He worked like a Trojan.
It’s a bit far-fetched. (Referring to films such as Star Wars, Superman, Batman, etc).
As mum got older, she became more mischievous, less formal and more flatulent, but this meant she was still able to pull a family together during a time of great sadness and strife. My mum was there for my sister, 20 year old niece and 13 year old nephew when her husband, their father, left them. Mum knew that the best remedy would be a big roast dinner. As we all sat around the table, downcast and silent, mum proudly bent down to produce the roast beef from the oven. She also produced the loudest fart you have ever heard in your life. Everybody stared at her with wide eyes, hardly daring to believe what they had just heard. Mum continued as if nothing had happened, whilst the rest of us collapsed in tears of laughter.
She turned around and looked at us.
“Oh you’ve cheered up all of a sudden,” she laughed, making me think that in addition to losing her hearing, she’d also lost her sense of smell.
Games were always fun, too. She would have nothing to do with Monopoly, which she insisted on calling ‘Monotony.’ But she was keen on card games like whist and gin rummy.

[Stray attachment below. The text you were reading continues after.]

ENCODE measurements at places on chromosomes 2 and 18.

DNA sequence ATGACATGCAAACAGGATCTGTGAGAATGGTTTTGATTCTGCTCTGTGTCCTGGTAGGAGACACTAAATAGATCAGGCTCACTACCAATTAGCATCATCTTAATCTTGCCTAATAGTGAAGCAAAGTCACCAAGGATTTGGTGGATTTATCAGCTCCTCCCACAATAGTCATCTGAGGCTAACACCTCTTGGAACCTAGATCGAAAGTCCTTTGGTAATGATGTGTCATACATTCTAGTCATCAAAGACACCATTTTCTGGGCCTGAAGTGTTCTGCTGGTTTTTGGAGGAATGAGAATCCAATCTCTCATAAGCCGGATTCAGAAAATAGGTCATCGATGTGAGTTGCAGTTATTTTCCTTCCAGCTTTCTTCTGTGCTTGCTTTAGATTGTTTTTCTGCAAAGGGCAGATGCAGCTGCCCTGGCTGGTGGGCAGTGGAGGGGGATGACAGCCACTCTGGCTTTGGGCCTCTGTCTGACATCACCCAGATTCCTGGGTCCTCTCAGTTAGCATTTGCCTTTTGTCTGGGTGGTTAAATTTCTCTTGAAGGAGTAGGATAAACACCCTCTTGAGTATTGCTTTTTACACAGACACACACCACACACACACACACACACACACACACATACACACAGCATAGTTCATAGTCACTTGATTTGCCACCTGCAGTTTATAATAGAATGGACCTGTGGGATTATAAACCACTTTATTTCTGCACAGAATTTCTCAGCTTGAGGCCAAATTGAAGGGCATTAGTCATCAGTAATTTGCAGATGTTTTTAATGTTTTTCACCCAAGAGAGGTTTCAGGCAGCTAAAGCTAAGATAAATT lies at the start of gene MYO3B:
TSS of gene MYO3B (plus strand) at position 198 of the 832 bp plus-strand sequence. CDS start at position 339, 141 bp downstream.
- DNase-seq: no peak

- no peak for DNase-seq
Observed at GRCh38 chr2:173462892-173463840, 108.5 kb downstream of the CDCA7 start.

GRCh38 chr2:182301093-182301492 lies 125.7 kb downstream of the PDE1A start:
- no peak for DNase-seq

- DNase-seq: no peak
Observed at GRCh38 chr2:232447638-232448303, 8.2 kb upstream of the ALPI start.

She would also join in family team games of Trivial Pursuit. I particularly remember one game when she insisted the first man in space was Yuri Geller.
In later years, she became a rather accomplished whisky drinker, graduating to whisky macs. Keeping pace with her usually meant a long night and a challenging hangover.
She was also responsible for encouraging my Deal or No Deal obsession. We spent some great times together trying to double guess contestants and predicting the banker’s offers.
I could go on and on, but if you are called Deborah, Karen, Sharon, Tracey, Susan, Peter, Paul, Richard, Neil or Kevin, you already know.
Even if you aren’t called this, one thing’s for sure. You’ll only ever have one mum, so make the most of them. Tell them jokes and tease them, be grateful for the nuts and cheesy balls they buy you and the Dundee cakes and jam tarts they make for you. Whatever age range model of mum you own, tell them you love them. Because they won’t be around forever.